Lupino Lane was a silent film comedy star of the 1920s. Hailing from England, he began his stage career at age four and became an established West End start by his teens. Extremely athletic and double jointed, slapstick comedy seemed to be made for him. He made over forty silent films in Hollywood but returned to England after making a few talkies. There, he continued his stage and music hall career while continuing to make films. Although he never created a continuing character in the silents, his most famous character post-silents was Bill Snibson, a racetrack bookie in the 1935 play Twenty to One, which ran for over a thousand shows (one year in London, followed by a successful road tour). Lane returned to the popular character in 1937 with a follow-up play Me and My Girl, which had 1,646 performances in its original West End production. It was in this musical that Lane created the dance craze "The Lambeth Walk," and the film of the play in 1939 took that title. The musical was revived in the West end in 1941, 1945, and 1949, with Lupino Lane starring in and directing each of the revivals. (The play was revised by Stephen Fry in 1984 and ran for eight years. Since then the play was successfully restaged numerous times around the world.)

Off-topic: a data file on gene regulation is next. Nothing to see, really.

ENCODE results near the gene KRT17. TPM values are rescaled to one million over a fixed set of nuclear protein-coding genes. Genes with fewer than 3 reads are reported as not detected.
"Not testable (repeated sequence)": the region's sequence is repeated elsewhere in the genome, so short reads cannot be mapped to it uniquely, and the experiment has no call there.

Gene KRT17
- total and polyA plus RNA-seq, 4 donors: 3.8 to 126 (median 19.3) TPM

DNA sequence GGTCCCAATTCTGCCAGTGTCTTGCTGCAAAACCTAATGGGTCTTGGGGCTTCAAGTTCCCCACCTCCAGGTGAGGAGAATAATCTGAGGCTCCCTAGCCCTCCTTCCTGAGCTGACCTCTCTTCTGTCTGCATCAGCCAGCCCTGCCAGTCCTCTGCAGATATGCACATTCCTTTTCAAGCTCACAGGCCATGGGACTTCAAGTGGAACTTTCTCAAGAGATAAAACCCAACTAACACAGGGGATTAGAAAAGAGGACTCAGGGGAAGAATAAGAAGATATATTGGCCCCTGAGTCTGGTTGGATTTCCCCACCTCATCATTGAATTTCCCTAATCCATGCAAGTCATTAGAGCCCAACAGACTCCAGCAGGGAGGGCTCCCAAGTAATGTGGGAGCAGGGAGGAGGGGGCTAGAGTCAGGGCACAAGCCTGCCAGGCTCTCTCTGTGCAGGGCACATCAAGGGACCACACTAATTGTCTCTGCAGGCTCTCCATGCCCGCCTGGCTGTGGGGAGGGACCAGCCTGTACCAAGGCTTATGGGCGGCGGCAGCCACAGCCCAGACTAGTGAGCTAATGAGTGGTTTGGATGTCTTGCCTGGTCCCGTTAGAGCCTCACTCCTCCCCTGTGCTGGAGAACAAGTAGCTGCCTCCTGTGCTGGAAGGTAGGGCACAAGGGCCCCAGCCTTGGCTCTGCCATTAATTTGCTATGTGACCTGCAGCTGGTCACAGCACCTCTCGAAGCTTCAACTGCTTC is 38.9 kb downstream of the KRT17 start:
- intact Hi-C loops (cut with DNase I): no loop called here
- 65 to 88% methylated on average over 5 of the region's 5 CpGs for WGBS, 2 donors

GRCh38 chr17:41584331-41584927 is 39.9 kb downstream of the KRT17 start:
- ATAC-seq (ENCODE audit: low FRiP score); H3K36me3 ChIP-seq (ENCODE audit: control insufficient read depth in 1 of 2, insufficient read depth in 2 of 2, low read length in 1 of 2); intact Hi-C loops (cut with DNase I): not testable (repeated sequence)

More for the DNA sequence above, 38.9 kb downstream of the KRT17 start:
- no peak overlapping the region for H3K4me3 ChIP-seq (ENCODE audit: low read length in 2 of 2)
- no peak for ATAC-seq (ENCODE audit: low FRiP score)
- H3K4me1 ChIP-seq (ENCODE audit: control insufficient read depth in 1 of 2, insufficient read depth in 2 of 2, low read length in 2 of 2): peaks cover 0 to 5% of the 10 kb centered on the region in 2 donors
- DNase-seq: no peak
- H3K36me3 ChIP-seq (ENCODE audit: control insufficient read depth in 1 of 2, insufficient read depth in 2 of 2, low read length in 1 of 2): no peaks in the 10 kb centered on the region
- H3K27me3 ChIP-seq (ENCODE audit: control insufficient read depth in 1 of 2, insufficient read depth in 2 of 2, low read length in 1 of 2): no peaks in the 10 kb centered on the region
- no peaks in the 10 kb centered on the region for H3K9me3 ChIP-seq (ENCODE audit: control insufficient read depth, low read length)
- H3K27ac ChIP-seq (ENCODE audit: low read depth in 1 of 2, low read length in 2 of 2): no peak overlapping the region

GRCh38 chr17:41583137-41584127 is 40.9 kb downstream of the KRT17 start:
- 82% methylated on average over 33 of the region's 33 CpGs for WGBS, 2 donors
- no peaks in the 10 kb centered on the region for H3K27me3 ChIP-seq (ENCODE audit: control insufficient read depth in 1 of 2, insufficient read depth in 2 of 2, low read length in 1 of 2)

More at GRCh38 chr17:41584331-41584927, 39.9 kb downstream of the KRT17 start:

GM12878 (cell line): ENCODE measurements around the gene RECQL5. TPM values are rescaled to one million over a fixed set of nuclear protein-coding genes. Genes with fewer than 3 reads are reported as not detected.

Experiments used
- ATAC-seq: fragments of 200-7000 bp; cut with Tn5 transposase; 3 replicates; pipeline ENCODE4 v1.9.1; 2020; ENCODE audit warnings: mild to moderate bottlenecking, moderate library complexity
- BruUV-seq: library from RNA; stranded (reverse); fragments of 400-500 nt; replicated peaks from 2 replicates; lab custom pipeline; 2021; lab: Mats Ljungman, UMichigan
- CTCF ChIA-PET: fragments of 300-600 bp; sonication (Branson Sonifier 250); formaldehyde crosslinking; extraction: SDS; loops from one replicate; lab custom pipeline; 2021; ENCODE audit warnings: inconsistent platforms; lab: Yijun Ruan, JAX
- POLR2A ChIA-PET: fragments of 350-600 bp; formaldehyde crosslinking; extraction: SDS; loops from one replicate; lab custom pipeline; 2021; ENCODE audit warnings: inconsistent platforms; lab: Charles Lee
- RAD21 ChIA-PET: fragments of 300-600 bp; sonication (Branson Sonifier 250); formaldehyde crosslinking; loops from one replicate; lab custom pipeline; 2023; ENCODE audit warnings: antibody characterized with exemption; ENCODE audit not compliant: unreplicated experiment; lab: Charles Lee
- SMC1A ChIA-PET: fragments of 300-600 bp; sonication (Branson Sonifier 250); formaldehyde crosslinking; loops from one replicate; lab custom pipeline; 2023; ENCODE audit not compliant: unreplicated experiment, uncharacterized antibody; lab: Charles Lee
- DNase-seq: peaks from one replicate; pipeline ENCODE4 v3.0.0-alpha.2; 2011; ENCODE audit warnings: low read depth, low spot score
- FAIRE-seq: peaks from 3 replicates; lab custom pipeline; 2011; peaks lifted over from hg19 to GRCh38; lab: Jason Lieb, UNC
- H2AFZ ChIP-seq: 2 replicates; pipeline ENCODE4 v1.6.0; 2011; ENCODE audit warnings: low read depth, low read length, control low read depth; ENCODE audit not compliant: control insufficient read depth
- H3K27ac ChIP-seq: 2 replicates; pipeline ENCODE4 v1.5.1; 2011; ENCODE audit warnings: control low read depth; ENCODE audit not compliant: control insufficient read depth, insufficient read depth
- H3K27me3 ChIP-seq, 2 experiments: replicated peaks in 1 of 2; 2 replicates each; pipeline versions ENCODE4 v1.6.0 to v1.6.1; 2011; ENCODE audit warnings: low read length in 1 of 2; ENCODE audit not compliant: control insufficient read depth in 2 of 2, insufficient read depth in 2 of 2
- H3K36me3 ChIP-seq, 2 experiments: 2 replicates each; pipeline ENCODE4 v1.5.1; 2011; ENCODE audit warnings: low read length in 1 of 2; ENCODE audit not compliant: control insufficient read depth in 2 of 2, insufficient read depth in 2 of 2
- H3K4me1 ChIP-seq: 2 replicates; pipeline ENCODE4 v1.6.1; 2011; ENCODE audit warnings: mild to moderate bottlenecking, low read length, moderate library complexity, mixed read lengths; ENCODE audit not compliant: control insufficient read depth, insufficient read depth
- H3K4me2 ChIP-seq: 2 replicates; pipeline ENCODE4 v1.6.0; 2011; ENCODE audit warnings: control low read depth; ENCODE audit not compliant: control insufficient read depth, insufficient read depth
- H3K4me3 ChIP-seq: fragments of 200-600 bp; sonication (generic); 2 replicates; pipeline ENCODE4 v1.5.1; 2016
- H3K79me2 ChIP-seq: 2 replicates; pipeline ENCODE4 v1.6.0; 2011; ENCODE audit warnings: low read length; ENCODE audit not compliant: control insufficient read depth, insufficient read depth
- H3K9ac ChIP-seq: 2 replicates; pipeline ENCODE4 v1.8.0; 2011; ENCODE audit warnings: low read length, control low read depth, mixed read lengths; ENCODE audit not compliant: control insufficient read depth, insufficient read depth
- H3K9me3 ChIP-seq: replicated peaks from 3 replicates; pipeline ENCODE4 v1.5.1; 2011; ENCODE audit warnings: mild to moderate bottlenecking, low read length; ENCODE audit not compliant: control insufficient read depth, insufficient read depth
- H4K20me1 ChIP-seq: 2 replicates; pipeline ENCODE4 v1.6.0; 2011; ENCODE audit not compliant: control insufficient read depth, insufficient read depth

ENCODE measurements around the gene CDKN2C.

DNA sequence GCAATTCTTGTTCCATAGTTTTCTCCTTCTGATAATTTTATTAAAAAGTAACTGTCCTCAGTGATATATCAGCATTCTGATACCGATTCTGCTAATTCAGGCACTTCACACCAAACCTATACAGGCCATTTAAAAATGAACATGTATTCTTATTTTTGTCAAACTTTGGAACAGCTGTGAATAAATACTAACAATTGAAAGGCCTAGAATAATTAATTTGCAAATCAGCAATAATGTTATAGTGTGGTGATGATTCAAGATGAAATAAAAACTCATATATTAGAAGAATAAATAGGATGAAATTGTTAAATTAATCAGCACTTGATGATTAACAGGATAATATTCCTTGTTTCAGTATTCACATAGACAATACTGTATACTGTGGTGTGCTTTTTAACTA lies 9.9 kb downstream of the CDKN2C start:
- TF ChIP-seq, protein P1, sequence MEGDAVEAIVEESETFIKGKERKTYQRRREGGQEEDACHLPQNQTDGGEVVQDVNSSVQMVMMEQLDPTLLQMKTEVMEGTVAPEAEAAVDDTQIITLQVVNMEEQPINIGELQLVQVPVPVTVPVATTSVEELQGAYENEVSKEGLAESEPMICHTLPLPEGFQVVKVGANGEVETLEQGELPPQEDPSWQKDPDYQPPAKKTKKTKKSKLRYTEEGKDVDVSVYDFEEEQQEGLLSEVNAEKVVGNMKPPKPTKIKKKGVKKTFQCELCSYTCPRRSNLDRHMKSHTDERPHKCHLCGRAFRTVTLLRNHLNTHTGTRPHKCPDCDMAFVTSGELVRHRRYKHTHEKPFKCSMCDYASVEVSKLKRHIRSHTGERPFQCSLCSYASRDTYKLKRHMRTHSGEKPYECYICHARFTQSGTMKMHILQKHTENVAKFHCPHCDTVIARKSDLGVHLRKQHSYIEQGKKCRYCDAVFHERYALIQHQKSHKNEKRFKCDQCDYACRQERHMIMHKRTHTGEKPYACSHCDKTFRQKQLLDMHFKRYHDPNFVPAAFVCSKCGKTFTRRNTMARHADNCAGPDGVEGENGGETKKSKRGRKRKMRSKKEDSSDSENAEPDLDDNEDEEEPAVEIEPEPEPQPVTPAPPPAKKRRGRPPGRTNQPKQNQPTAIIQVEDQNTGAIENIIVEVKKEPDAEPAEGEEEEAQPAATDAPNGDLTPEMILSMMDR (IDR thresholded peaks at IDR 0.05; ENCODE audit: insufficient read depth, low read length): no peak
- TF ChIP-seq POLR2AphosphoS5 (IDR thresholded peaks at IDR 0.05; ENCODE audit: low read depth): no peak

Lupino Lane was a member of the famous Lupino acting family. His younger brother, Wallace Lupino, often appeared in Lane's silent films as a villain, foil, or friend of the actor. His second cousin was the actress Ida Lupino. Lupino Lane took his surname at the insistence of his great aunt, actress Sara Lane, who wanted her surname to survive.
In Be My King, Lane plays a cabin boy on what remained of a house that was destroyed in a hurricane and floated out to sea. Brother Wallace plays the bosun. They become shipwrecked (housewrecked?) on a cannibal island. Yes, there are the stereotypical tropes involved and the natives are whites in blackface (**sigh**), but Lane;s athleticism, timing, and talents shine.
Give this one a try.